2014/2015 Honors English Literature and Composition
• Reading complex imaginative literature (fiction,drama,and poetry)
Some of the texts I analyzed
Beowulf - anonymous
I found a fascinating documentary from the BBC on the history of the historic epic "Beowulf" and could use many of the interesting things I learned there, in my exam.
The Rime of the Ancient Mariner - Samuel Taylor Coleridge
Literary Periods and Movements
Middle Ages - medieval Literature
"Memento mori" means something like: "Remember that you will die" and is a phrase that is characteristic of the Middle Ages. It represents a strong emphasis on the attainment of salvation and happiness in the afterlife, as opposed to expecting happiness and joy in your life on earth. This line of thought did not only develop under the strong influence of church and religion, but was also strengthened by the ever present death. Sickness, death and dying were normal parts of everyday life in the Middle Ages. Epidemics like the plague, the famous "black death" killed many people. Children died of ailments like measles and smallpox and tuberculosis (wasting) was a regular cause of death in adults, as was death after childbirth. For these reasons, it was only sensible and of great comfort, that life on earth was essentially a preparation for 'real' life in heaven. Authors and other artists like painters would often not be named, giving the honor to God. Characteristically, the author him- (or her-) self often remains anonymous, stories are told as narrative poems by travelling bards, to make them more easily remembered.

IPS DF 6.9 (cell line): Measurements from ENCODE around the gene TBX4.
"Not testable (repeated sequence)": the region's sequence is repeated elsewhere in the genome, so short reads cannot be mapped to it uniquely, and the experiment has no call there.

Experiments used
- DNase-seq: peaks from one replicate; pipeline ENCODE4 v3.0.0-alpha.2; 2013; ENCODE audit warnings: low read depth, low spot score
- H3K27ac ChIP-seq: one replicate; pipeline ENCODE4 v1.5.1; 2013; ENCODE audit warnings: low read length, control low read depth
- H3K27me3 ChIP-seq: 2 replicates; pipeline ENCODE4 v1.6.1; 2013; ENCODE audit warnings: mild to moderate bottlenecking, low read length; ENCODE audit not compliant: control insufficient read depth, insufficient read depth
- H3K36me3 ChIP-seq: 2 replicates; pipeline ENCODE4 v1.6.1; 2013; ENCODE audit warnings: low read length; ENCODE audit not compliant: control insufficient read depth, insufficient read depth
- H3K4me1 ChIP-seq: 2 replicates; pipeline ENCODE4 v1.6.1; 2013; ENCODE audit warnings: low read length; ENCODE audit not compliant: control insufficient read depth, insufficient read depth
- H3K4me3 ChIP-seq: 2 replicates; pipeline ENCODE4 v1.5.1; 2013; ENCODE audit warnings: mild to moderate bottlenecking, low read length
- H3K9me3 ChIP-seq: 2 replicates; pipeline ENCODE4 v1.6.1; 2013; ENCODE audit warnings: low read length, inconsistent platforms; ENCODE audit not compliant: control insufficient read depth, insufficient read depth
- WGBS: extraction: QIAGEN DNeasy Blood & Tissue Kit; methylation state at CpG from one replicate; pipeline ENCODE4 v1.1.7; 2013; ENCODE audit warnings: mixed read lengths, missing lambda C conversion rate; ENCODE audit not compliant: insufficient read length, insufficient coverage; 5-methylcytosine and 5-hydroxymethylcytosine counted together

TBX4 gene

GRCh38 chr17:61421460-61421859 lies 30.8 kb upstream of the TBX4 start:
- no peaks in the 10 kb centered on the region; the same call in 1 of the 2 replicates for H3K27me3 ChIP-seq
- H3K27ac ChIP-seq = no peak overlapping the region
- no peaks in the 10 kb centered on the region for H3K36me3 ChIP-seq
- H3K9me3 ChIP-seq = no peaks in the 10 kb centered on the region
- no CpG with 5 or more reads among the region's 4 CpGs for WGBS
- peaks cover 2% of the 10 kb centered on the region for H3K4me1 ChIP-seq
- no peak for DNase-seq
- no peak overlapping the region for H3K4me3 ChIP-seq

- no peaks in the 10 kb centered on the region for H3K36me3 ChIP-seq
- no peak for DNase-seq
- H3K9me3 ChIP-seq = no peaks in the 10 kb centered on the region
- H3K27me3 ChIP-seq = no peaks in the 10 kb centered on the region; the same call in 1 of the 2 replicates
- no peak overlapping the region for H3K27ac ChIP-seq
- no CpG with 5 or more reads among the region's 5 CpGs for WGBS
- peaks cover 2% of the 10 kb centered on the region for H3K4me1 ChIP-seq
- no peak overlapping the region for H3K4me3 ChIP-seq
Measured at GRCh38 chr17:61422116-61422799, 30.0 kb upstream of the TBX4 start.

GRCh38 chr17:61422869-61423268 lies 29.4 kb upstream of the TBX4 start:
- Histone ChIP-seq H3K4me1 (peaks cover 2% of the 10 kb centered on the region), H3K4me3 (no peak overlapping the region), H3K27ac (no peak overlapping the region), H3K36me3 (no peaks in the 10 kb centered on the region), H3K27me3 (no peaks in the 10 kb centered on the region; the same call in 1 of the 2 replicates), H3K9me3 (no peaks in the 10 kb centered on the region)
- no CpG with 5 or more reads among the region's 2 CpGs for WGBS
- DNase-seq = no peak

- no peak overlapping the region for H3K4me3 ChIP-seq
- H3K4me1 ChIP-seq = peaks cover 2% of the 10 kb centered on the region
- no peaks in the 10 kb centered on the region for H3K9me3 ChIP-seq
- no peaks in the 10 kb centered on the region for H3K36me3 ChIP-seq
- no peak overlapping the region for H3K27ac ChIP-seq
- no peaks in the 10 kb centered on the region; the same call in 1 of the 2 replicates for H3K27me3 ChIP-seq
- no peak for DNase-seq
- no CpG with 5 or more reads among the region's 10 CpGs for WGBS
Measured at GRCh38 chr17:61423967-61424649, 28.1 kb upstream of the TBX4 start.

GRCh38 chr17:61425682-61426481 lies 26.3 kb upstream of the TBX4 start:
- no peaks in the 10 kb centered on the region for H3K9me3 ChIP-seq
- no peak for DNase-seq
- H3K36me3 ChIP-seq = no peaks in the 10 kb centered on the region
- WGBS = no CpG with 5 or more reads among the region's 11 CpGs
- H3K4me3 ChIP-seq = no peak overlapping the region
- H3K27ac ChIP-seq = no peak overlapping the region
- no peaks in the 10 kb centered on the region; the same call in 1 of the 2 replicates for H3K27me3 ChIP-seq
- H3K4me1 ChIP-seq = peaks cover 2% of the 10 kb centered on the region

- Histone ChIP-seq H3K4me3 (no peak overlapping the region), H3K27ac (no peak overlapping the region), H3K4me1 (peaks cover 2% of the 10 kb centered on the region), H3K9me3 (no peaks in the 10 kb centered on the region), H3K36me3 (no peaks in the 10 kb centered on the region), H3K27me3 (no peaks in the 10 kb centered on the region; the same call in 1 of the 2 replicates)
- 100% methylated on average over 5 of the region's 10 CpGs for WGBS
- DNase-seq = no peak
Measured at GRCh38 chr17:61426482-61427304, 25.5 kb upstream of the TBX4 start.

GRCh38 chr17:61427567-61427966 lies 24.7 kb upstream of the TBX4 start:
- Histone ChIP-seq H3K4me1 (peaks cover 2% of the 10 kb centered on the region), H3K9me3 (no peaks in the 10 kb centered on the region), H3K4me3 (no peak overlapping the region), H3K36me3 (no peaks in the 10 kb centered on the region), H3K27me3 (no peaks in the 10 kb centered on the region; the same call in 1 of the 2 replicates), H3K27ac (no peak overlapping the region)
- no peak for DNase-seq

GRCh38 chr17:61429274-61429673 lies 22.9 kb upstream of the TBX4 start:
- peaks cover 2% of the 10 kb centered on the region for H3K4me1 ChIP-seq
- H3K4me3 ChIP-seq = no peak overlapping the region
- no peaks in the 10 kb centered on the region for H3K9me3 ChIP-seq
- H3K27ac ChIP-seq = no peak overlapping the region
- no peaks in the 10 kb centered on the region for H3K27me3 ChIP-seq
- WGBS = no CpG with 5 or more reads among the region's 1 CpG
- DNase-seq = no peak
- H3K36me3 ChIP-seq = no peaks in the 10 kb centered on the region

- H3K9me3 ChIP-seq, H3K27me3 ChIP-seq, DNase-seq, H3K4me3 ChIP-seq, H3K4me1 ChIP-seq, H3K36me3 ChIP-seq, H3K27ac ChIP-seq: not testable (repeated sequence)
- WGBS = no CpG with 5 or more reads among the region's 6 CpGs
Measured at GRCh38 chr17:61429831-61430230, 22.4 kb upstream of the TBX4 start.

In the Renaissance we leave the medieaval "memento mori" behind. "Carpe diem" is the word of choice for Renaissance. Enjoying the earhtly life, beautiful paintings, copious Greek and Roman inspired works of art. The "rebirth" (renaissance in French) of Classical Antiquity. Literary style became more important and Greek tragedies served as a template for Renaissance plays.
This is the second part of the 2-semester course English Literature and Composition, based on the United States College Board AP Literature and Composition curriculum. In the first semester, focus was on literature. The second semester I have worked on composition:
•Composing in several forms (e.g., narrative, expository, analytical, and argumentative essays) based on my analyses of literary texts
•Writing that proceeds through several stages or drafts, with revision aided by my mentor and friends
•Writing informally (e.g., response journals, textual annotations, collaborative writing), to help me better understand the texts I am reading
•Revising my work to develop
- a wide-ranging vocabulary used appropriately and effectively
- a variety of sentence structures, including appropriate use of subordination and coordination
- logical organization, enhanced by techniques such as repetition, transitions, and emphasis
- a balance of generalization and specific, illustrative detail
- an effective use of rhetoric, including tone, voice, diction, and sentence structure